Davor Špišić: Eden Without Closing Time, 2001.

Original Title: Raj bez fajrunta

Eden Without Closing Time brings together three plays written between 1996 and 1998. Placed in a literary interrelation, these Špišiæ plays function as a trilogy of sorts about weak individuals existing in the travesties of time. Having sprouted in the potato plot of the eternally promising Eden, these losers are susceptible to infections that tout their own importance. Although virtually cemented by bad experiences, Špišiæ’s heroes repeatedly cast off the innocence of misapprehension, as if it is their first time. And they are capable of playing out the most grotesque scenes in the ostensibly controlled course of their remote virtual destinies. That’s the way the female actors behave in foggy Electa-shock (Emilia at Night), with overdosed Austro-Hungarian poets on the front in Serbia (Kings of the End), or the guest-worker group which exorcises demons in the steamy Millennium night in New Orleans (Mama Luna).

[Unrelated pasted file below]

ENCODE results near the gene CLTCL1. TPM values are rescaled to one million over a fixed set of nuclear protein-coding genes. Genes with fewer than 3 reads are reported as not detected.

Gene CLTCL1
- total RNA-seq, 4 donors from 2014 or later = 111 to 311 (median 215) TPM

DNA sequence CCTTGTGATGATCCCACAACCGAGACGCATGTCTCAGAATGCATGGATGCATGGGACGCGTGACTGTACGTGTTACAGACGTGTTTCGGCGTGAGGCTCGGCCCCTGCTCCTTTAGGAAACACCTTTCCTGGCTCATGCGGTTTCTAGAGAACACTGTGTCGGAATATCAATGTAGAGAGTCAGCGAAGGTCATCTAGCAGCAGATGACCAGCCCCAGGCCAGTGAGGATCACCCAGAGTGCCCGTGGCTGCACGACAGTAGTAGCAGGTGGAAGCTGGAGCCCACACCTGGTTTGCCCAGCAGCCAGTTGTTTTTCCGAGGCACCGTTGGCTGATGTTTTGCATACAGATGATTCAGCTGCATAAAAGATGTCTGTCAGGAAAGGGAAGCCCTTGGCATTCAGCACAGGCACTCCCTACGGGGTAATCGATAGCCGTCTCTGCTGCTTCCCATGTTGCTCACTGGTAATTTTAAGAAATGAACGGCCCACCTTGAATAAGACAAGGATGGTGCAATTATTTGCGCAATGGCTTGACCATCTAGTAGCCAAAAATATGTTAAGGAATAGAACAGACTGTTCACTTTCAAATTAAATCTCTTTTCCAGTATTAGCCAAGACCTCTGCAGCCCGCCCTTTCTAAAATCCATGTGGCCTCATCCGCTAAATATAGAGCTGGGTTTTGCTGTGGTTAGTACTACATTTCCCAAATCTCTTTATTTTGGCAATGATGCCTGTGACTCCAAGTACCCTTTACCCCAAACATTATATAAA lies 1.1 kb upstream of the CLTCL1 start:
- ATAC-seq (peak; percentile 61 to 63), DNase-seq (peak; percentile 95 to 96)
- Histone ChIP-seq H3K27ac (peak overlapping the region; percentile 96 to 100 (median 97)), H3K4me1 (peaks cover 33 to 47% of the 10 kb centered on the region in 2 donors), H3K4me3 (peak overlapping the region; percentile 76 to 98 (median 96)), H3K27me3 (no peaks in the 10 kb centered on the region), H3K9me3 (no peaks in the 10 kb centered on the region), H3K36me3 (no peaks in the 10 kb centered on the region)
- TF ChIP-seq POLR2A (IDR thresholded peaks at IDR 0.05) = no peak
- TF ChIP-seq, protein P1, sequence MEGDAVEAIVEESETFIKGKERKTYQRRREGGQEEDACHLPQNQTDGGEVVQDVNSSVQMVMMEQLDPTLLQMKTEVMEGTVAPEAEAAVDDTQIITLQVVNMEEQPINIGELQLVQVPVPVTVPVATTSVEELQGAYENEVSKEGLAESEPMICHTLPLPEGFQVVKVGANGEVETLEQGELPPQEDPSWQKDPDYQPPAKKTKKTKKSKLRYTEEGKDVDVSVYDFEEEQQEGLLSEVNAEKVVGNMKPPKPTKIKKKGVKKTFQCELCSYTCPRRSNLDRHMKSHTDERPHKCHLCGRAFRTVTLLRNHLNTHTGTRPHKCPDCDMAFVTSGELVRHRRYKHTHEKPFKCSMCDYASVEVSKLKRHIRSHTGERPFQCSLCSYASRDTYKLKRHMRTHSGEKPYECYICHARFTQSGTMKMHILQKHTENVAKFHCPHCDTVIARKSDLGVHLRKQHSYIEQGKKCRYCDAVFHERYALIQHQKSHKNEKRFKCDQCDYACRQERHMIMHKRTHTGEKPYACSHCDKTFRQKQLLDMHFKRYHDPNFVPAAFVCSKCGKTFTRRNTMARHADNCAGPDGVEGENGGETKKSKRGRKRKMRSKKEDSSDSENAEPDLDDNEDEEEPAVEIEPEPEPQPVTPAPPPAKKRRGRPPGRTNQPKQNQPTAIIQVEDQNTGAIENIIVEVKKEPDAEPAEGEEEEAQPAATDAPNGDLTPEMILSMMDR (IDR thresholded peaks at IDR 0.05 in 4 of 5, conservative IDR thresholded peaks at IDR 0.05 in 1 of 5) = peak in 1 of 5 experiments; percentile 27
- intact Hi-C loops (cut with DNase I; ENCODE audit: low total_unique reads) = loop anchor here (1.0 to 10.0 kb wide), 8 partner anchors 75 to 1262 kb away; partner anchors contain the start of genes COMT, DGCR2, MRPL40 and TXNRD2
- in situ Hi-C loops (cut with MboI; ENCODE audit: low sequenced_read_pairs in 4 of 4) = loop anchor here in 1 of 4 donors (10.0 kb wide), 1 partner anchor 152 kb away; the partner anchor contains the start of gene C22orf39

Yet one more link exists between these three plays. All of them speak of the micro-world of the family, of the marginal laws of tragedy and farce that have for centuries smouldered and incinerated behind closed doors and drawn curtains. Eden Without Closing Time monitors the truth in voyeur fashion: bones snap with more intensity inside the small family dictatorships than in the abattoirs of the world’s historical hysteria.